Kong Meng's Profile - Rotten Tomatoes

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Rating History

Le passé (The Past)
8 years ago via Flixster

Asghar Farhadi is fast becoming my favourite storyteller of the
century. Bringing Le Passe into the screen after his success with A
Separation (I haven't watched Elly yet), I am happy to see the same
elements (which made Separation memorable) existent in this film.

Both films at the core are focused on family drama, but different
challenges altogether. Separation deals with the complexities on a
religious viewpoint, and requires swift, high-level decision-making and
clever communication skills to undo what could go awry easily in many
places. Le Passe's challenge is different in my opinion, it is about
the complications on relationship issues - something that is much more
relatable to many families out there - that always appear irrational,
devastating, and at times result in repercussions through generations.

Farhadi's skills as a filmmaker is unmatched - every single moment in
this film is not wasted. His stories is like humanity itself, where
things do not appear as they are on the surface and there is always
something that more than meets the eye. Similar to Separation, in Le
Passe, we see layers upon layers of twists, uncertainties, and agenda
unfold and it always ends up with the audience knowing that things
cannot end with a simple solution. These factors, packed with
impeccable performances by the lead cast members, are fortunately very
very realistic (though a lot of shouting war was shown).

The combination of brilliant, intelligent storytelling and impressive
delivery of emotional performance is certainly what La vie d'Adèle fail
to match - Le Passe is my top film to win the foreign Oscars this year!

The Great Beauty
8 years ago via Flixster

The artistry of this film is a Great Beauty in itself. But in terms of realism, I feel disconnected from the behaviour of the characters. I really wonder if the "activities" represents what most middle-aged people (and loaded with cash, of course) would do when they ponder what to spend, or think, for the remainder of their lifespan.

I am assuming some of these old guys do not have grandchildren of some sorts, and are in the arts business, to go through nightlife and play around like a youth fresh into university. Because, common sense will tell you the 'priority list' that old people will do for the rest of their lives - i) spend more time with family, especially with grandchildren, ii) managing investments/ wills, iii) catching up with old friends or attend funerals, iv) probably play around with hobbies that are more relaxing and make more sense than 'night-clubbing', v) travelling. I am not against nightlife for the old generation, but the movie over-emphasized this.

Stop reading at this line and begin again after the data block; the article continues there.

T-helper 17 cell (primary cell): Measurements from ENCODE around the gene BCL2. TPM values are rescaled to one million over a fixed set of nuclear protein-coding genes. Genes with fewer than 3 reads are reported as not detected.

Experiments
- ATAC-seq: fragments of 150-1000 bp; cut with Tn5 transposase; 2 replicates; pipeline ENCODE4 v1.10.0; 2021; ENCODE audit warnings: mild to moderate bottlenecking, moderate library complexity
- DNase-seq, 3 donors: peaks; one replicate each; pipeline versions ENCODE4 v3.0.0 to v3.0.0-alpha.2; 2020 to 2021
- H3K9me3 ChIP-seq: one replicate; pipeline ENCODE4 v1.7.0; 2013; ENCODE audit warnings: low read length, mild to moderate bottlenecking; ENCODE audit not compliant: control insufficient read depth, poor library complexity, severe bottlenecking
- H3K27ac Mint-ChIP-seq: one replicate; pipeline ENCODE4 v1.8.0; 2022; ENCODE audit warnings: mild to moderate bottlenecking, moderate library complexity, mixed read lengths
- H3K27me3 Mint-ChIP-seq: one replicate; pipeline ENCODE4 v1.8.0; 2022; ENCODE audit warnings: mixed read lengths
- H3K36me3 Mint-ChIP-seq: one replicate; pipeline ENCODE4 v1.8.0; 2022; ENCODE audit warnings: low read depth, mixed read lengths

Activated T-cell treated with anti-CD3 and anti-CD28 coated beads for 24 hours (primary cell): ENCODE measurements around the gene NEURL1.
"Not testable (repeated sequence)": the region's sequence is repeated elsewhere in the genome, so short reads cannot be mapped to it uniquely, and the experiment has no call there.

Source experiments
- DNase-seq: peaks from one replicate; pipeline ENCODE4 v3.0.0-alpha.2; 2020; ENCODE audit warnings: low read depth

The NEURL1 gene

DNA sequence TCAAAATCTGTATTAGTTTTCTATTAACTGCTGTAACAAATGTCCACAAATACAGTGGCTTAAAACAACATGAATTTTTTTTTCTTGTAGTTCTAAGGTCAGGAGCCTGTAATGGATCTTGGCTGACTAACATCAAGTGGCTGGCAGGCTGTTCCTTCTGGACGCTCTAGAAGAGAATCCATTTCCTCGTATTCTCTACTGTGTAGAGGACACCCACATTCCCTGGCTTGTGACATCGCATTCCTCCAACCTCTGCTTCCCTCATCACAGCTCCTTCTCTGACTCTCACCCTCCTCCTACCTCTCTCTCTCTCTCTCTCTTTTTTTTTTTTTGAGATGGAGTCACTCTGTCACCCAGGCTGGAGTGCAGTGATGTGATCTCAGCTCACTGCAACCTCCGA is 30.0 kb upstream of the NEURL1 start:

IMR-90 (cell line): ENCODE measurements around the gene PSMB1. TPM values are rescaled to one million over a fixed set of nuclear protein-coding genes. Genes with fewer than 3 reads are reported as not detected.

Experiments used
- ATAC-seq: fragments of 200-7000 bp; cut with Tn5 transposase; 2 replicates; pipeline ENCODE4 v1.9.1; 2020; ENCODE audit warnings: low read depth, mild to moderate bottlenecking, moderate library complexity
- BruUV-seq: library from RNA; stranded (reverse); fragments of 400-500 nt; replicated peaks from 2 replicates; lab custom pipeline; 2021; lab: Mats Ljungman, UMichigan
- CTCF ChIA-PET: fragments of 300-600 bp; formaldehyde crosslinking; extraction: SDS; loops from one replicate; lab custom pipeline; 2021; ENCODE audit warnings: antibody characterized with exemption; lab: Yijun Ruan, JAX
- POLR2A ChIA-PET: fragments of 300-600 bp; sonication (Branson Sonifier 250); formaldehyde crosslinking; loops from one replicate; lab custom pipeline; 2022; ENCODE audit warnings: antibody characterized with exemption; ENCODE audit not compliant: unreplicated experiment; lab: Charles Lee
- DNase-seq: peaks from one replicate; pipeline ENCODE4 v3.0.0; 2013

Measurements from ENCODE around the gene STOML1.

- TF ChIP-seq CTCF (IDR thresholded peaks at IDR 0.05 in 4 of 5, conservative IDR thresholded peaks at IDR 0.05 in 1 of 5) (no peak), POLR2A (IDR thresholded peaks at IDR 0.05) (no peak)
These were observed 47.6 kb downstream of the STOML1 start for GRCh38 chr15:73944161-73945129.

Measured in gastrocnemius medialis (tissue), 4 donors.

By the way, they all look perfectly healthy (no medical appointments??). This is a very obvious point because health is likely to be a daily topic amongst the elders, but there isn't' a single conversation on health in this movie! BIG BIG minus point. Some guys in their 20s already have more medical problems than the old men and women in this film!

I am not an art person and therefore I am giving some leeway that there may be some intention on why the film is designed as such. But, I feel the movie could have been more wholesome. Wholesome is definitely not a beauty found in this movie. More importantly, the age group is totally out-of-whack. I would have enjoyed the movie more if it were people in their 30-40s (mid-life crisis) but I refuse to believe that it represents the lifestyle of an ageing Roman society. I hope it stays away from winning major int'l awards.

Blue Is The Warmest Color
8 years ago via Flixster

Aside from the sex scene which seemed kind of mechanically choreographed for show (and unnecessarily long), I think this movie hits the right emotional spots for every aspect of sexuality issues - it appeared to me as the most wholesome movie about the coming-of-age sexuality that was made in the past decade.

Adele & Lea, the main leads, should deserve the Oscar (if only it is possible for that category) for their acting performances that were very convincing during the ups and downs of the relationships. For Adele in particular, the movie demands a lot from her role. It explores the sexual identity confusion at the beginning, to the moment when true love appears, the joys and challenges to maintain that relationship, and what comes after that. Adele manages to nail every scene by bringing out a whole spectrum of emotions.